aten::to         9.50%     103.096ms         9.50%     103.096ms     103.096ms     221.875us        28.58%     221.875us     221.875us             1
                          aten::copy_         9.50%     103.083ms         9.50%     103.083ms     103.083ms     219.500us        28.27%     219.500us     219.500us             1
                            aten::add         2.77%      30.076ms         2.77%      30.076ms      30.076ms       4.250us         0.55%       4.250us       4.250us             1
                             aten::to         2.34%      25.408ms         2.34%      25.408ms      25.408ms       5.062us         0.65%       5.062us       5.062us             1
                          aten::copy_         2.34%      25.387ms         2.34%      25.387ms      25.387ms       3.125us         0.40%       3.125us       3.125us             1
                        SliceBackward         2.23%      24.180ms         2.23%      24.180ms      24.180ms      19.250us         2.48%      19.250us      19.250us             1
                 aten::slice_backward         2.23%      24.148ms         2.23%      24.148ms      24.148ms      17.000us         2.19%      17.000us      17.000us             1
                            aten::add         1.89%      20.535ms         1.89%      20.535ms      20.535ms       5.750us         0.74%       5.750us       5.750us             1
                        SliceBackward         1.85%      20.120ms         1.85%      20.120ms      20.120ms      19.500us         2.51%      19.500us      19.500us             1
                 aten::slice_backward         1.85%      20.110ms         1.85%      20.110ms      20.110ms      16.750us         2.16%      16.750us      16.750us             1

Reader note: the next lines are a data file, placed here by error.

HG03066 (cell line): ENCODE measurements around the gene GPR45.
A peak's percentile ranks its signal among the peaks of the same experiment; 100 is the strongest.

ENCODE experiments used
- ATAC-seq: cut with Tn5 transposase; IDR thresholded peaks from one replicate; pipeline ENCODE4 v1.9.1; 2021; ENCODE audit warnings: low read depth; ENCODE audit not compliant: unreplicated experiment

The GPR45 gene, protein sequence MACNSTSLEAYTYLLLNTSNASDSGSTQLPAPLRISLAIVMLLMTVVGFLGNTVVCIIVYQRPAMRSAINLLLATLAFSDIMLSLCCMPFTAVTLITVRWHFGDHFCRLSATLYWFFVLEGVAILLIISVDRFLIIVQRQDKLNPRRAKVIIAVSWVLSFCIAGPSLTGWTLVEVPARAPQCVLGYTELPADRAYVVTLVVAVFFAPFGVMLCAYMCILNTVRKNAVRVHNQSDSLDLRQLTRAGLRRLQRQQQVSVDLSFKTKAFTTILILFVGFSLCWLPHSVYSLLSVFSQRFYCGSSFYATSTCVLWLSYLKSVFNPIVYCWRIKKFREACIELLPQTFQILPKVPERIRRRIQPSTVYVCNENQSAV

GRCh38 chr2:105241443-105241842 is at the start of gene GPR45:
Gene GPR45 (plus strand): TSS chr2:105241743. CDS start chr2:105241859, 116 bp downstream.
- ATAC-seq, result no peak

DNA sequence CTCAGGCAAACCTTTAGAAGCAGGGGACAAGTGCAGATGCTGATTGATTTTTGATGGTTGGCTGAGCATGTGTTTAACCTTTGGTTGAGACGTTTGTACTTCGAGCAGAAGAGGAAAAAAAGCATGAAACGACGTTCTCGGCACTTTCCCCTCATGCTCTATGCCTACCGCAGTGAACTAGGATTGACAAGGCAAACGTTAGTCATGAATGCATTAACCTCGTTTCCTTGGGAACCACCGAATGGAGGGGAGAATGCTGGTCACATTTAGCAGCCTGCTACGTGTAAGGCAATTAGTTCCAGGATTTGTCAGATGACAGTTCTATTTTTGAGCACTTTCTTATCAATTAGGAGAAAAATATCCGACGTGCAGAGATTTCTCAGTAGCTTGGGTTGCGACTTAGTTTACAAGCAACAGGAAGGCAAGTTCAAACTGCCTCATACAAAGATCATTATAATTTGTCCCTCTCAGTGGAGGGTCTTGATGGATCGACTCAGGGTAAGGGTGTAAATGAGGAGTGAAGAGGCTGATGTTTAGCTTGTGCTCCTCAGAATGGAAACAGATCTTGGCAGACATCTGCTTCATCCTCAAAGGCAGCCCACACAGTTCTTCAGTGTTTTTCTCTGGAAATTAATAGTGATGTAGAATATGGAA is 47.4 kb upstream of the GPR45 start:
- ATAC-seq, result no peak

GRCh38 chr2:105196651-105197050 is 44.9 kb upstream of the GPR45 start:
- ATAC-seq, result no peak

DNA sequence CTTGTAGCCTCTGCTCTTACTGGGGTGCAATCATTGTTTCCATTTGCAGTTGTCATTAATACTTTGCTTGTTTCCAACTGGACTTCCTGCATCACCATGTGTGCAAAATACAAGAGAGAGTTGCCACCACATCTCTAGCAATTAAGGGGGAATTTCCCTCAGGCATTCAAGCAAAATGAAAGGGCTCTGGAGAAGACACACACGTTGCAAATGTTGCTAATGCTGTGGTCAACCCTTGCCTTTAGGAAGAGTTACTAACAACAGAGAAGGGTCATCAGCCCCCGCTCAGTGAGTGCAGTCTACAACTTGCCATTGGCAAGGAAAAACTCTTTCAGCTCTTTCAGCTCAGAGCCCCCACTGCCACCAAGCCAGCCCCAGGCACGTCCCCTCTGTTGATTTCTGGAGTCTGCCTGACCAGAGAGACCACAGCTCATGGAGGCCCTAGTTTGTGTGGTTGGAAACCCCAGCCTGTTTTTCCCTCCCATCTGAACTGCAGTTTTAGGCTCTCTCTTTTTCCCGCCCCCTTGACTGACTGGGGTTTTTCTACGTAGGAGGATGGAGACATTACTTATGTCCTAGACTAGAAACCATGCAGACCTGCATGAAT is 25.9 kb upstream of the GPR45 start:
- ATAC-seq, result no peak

aten::to         1.77%      19.251ms         1.77%      19.251ms      19.251ms       6.125us         0.79%       6.125us       6.125us             1
                          aten::copy_         1.77%      19.230ms         1.77%      19.230ms      19.230ms       4.125us         0.53%       4.125us       4.125us             1

Self CPU time total: 1.085s
CUDA time total: 776.438us

The cProfile output points to ‘run_backward’ method as the culprit of my slowdown while the autograd profiler shows ‘aten::randperm’ as the bottleneck. In order to randomize my batches I permute the dataset indices which are used to select a random order for my data but this is only done once for a training run so I am not concerned about that. I don’t know enough of the subtleties of pytorch’s autograd to understand why it should matter how large the ultimate size of my data set is so long as the batch sizes are manageable. Here is a github repository with my training script in it as well if it can help shed some light on any mistakes I may be making. Could there be some copy operation of the full data set that I don’t recognize which is causing the slow down?

I think I have found the issue. I had wrongly assumed that the input data tensors needed requires_grad=True for proper training but after experimenting a little and setting requires_grad=False for the input data everything is running much faster and the network still learns. I guess only model.parameters() needs required_grad=True.